from continuing his literary pursuits. His proficiency in the Portuguese language enabled him to exercise his zeal by public exhortations to the people, a practice which has sometimes been imitated by his successors, but of which he stands the first instance upon record. In April, 1660, he was made Doctor of Divinity. But a new field was now opening for the display of his abilities.
In the year 1661, he was appointed Chaplain and Preceptor to the Princess Catharine of Portugal, the destined Consort of King Charles II, and the year following he accompanied her to England. This appointment is evidence of his singular merit, and the high estimation in which he was held. The sufferings and fidelity of the Catholics in the royal cause, had earned for them a short suspension of that cruel and violent persecution with which they had been so long harassed. The clerical persons in the Queen s suite met with every mark of respect, and Dr. Godden had apartments allotted to him in the royal Palace of Somerset House. Here he found abundant opportunities of exercising his zeal and talents in religious and charitable works, and the reputation which he enjoyed brought him to the notice of the King.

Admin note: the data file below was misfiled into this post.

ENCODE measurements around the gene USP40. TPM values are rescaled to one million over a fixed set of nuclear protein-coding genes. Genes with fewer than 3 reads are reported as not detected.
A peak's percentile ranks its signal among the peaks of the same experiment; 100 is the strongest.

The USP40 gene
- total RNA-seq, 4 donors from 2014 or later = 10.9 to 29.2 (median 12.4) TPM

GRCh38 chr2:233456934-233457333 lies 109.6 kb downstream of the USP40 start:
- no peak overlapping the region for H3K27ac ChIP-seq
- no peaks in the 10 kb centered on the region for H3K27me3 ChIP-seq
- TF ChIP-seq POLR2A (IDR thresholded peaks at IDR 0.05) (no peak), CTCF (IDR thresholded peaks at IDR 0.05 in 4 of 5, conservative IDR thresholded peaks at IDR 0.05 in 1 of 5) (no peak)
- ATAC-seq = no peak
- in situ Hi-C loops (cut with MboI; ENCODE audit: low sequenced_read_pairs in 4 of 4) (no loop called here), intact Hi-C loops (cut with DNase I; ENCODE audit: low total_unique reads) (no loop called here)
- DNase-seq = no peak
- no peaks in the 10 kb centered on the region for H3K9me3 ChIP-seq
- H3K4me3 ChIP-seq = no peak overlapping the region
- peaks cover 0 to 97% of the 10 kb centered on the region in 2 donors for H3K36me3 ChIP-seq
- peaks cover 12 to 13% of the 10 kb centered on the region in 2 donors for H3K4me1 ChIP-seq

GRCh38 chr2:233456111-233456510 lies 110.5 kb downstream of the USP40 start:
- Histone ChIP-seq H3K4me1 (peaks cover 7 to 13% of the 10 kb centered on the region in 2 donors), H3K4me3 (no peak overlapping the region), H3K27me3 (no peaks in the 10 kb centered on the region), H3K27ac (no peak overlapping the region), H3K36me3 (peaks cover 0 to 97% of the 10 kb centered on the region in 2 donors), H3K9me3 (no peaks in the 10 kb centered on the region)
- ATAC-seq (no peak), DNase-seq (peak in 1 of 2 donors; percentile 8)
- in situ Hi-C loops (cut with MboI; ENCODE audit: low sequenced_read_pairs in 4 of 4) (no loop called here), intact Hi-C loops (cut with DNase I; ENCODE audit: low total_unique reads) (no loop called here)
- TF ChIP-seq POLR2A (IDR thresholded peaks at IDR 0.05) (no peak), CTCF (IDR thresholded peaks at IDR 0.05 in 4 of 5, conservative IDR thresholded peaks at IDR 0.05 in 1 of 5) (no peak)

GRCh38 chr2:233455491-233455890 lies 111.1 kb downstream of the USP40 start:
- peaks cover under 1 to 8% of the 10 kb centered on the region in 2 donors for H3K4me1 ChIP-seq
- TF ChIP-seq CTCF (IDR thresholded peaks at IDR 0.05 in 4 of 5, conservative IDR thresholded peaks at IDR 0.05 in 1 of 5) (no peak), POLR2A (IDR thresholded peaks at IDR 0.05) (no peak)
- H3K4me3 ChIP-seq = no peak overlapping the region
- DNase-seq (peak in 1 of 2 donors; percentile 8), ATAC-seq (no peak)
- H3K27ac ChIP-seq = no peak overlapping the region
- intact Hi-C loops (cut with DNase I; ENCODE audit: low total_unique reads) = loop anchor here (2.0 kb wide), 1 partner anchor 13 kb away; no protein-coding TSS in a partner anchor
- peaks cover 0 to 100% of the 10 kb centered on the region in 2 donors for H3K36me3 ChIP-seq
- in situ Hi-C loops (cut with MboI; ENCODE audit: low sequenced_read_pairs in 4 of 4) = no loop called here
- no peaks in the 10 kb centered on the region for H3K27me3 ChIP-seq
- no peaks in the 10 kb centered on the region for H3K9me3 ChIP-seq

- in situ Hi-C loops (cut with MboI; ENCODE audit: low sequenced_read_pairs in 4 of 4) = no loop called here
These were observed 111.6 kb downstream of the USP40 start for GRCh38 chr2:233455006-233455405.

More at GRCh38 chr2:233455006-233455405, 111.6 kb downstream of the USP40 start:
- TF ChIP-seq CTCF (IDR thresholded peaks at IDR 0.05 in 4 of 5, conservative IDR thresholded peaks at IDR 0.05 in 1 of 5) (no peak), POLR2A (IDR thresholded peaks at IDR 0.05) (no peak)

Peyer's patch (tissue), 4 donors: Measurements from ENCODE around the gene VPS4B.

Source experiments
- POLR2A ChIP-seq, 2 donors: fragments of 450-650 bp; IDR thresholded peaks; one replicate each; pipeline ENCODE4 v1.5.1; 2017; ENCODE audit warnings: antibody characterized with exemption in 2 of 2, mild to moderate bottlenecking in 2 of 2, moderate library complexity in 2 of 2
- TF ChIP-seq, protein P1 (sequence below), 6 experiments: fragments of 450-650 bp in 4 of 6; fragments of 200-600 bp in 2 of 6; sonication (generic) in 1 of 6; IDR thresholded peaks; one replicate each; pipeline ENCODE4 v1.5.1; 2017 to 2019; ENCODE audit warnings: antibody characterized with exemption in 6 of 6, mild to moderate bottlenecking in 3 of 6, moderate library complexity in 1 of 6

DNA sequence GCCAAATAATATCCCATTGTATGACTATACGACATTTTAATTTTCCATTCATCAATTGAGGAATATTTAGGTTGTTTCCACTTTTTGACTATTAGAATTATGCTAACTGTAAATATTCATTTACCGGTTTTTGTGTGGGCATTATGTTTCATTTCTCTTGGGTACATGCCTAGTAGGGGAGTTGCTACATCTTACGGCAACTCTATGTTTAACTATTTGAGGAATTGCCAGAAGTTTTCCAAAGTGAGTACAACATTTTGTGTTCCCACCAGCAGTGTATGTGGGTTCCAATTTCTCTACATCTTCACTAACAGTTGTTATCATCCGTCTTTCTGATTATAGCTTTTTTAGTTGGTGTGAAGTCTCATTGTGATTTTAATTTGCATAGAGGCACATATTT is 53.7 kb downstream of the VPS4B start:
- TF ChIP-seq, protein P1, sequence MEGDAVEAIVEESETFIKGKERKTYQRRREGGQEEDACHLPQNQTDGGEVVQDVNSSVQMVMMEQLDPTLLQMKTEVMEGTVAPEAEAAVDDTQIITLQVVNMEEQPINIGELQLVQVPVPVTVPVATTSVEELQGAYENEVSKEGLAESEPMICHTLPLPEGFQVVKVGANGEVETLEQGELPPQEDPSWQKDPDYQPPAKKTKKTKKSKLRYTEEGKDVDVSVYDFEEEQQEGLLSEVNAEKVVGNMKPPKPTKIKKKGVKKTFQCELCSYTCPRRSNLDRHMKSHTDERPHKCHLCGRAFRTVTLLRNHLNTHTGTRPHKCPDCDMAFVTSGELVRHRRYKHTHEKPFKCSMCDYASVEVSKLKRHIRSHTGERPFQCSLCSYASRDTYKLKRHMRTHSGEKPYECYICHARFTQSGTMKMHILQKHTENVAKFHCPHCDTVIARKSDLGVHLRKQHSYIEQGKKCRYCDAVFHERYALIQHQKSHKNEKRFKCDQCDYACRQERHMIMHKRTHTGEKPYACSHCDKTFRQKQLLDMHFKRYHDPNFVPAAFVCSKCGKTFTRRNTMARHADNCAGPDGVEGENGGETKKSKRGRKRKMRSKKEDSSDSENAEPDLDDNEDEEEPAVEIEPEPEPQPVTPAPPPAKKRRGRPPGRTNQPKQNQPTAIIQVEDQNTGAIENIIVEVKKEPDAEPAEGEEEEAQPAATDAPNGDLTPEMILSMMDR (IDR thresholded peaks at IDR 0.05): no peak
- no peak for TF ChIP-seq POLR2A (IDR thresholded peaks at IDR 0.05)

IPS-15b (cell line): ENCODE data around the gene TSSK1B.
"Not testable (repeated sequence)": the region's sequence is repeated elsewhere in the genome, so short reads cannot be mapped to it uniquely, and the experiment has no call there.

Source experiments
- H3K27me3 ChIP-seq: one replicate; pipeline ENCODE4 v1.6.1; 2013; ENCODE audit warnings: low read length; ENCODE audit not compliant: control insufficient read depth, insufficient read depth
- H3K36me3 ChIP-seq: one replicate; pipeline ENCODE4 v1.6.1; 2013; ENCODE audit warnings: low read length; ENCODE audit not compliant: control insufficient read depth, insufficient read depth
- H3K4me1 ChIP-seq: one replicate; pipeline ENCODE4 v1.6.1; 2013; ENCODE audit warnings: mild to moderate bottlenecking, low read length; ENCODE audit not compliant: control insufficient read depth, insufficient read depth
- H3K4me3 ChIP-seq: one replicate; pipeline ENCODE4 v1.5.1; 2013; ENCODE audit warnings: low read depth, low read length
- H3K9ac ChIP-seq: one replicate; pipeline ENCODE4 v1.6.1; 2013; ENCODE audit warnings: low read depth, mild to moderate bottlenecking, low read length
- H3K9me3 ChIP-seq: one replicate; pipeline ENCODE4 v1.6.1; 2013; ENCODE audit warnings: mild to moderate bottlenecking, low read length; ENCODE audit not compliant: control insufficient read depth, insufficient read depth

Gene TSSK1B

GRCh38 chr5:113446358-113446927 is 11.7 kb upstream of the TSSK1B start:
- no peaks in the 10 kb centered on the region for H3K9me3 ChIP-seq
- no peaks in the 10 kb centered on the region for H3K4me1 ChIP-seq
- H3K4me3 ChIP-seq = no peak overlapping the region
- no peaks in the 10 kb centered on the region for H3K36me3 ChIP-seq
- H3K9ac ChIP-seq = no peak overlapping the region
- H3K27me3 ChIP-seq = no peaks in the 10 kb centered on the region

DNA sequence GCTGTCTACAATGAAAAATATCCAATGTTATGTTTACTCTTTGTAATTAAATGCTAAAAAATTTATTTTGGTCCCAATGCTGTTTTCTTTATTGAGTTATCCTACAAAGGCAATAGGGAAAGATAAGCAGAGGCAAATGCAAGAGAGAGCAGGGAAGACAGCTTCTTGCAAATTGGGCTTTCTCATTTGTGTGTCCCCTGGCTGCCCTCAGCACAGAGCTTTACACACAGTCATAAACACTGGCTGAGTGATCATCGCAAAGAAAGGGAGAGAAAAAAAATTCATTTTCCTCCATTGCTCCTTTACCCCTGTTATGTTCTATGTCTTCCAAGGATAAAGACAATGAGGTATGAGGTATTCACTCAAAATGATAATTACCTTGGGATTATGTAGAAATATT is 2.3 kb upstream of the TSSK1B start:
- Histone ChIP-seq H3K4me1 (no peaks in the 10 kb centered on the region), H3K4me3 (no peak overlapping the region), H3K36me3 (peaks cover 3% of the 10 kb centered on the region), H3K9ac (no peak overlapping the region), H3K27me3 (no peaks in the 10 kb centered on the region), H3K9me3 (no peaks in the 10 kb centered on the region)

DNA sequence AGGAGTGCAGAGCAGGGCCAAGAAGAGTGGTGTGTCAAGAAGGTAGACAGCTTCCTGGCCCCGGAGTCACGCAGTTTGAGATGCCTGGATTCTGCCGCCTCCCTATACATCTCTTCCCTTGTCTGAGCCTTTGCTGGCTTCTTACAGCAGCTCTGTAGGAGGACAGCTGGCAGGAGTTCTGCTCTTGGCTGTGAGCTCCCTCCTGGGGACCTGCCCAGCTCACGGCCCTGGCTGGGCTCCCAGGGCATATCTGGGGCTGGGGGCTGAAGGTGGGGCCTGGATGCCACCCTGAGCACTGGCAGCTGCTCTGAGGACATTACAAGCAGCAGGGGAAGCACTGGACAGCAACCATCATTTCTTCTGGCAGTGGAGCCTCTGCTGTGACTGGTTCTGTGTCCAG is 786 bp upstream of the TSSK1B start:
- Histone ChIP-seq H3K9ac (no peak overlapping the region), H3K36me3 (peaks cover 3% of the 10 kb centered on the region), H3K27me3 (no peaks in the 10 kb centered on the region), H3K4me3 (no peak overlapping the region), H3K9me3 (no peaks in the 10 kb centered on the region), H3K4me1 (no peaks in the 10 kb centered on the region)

It was during this period that he engaged in the celebrated controversy with Dr. Stillingfleet, which perhaps, owing to the great reputation of his opponent, has contributed more than any other event to perpetuate his memory. The occasion of this encounter was an assertion made by Stillingfleet, that though a person born and educated in the Catholic Faith could be saved, salvation was not attainable by those who should em brace Catholicity in case they had been educated in the doctrine of the Reformation. Dr. Godden s telling reply which did not admit of any direct or satisfactory answer, drew from the pen of Stillingfleet a volume of unjust charges and abuse against the Catholic Church. Dr. Godden, victorious in his first encounter, now stood forth in vindication of the Doctrines of the Church in general,